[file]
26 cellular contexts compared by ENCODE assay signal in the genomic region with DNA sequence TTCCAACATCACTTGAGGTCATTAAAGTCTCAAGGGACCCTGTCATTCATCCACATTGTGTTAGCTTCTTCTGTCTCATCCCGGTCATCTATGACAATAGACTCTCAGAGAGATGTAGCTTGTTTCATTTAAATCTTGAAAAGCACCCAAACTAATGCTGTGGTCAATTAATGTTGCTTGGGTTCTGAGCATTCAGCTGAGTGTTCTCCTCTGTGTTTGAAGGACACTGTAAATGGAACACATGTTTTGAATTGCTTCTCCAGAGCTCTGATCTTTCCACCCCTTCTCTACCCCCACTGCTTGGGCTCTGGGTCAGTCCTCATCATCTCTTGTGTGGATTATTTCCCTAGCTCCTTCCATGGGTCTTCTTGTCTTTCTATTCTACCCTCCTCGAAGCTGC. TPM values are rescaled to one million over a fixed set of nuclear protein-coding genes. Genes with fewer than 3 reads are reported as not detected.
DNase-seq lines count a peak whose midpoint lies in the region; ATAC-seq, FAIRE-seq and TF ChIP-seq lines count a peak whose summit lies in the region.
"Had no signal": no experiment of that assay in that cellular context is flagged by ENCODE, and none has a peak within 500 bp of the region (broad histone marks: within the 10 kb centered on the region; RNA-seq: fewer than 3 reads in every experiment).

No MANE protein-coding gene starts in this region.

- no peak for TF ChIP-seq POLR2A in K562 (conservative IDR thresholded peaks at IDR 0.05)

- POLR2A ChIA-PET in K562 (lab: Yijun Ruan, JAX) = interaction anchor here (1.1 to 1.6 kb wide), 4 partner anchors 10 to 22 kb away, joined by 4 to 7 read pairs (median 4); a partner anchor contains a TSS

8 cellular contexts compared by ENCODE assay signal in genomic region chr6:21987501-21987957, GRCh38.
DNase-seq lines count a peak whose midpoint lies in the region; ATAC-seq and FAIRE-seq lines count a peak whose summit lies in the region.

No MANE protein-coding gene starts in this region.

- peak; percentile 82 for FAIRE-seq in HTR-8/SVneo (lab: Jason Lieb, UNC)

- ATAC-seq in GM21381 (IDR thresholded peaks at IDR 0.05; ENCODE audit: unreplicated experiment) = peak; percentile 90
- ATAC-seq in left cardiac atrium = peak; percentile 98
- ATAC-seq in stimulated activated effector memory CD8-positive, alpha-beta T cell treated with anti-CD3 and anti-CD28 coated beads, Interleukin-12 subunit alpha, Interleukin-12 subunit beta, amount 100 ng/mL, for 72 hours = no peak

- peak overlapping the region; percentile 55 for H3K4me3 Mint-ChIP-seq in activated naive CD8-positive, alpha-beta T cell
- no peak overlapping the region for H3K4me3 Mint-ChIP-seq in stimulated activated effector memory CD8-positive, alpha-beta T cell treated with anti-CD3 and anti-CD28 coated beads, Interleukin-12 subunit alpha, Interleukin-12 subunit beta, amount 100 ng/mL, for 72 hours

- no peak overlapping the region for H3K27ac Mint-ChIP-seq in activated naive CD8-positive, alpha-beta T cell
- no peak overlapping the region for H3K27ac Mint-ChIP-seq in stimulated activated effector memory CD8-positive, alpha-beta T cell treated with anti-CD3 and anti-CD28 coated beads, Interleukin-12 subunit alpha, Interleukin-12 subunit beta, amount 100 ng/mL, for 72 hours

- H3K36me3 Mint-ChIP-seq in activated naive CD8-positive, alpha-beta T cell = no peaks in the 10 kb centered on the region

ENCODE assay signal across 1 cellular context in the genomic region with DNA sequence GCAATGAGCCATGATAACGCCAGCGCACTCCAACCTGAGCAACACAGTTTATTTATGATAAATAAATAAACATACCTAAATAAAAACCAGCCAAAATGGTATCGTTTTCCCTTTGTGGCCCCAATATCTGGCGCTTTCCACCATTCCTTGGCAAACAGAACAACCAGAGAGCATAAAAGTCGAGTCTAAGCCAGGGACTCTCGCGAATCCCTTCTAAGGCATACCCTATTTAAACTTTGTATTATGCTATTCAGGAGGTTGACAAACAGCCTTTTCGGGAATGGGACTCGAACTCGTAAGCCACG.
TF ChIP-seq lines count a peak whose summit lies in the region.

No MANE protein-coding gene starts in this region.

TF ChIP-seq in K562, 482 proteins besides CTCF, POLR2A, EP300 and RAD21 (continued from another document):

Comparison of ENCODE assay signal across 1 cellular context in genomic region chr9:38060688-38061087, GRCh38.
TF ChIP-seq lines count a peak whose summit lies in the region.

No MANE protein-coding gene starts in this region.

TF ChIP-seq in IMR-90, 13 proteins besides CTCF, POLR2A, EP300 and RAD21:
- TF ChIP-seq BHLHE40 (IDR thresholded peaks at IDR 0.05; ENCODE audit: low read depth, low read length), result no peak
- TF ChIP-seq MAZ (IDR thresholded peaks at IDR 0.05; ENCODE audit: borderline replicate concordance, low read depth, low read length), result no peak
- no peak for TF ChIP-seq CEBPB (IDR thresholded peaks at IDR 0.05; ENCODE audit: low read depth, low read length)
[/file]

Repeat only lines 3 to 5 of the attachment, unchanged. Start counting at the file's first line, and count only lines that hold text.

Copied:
"Had no signal": no experiment of that assay in that cellular context is flagged by ENCODE, and none has a peak within 500 bp of the region (broad histone marks: within the 10 kb centered on the region; RNA-seq: fewer than 3 reads in every experiment).

No MANE protein-coding gene starts in this region.

- no peak for TF ChIP-seq POLR2A in K562 (conservative IDR thresholded peaks at IDR 0.05)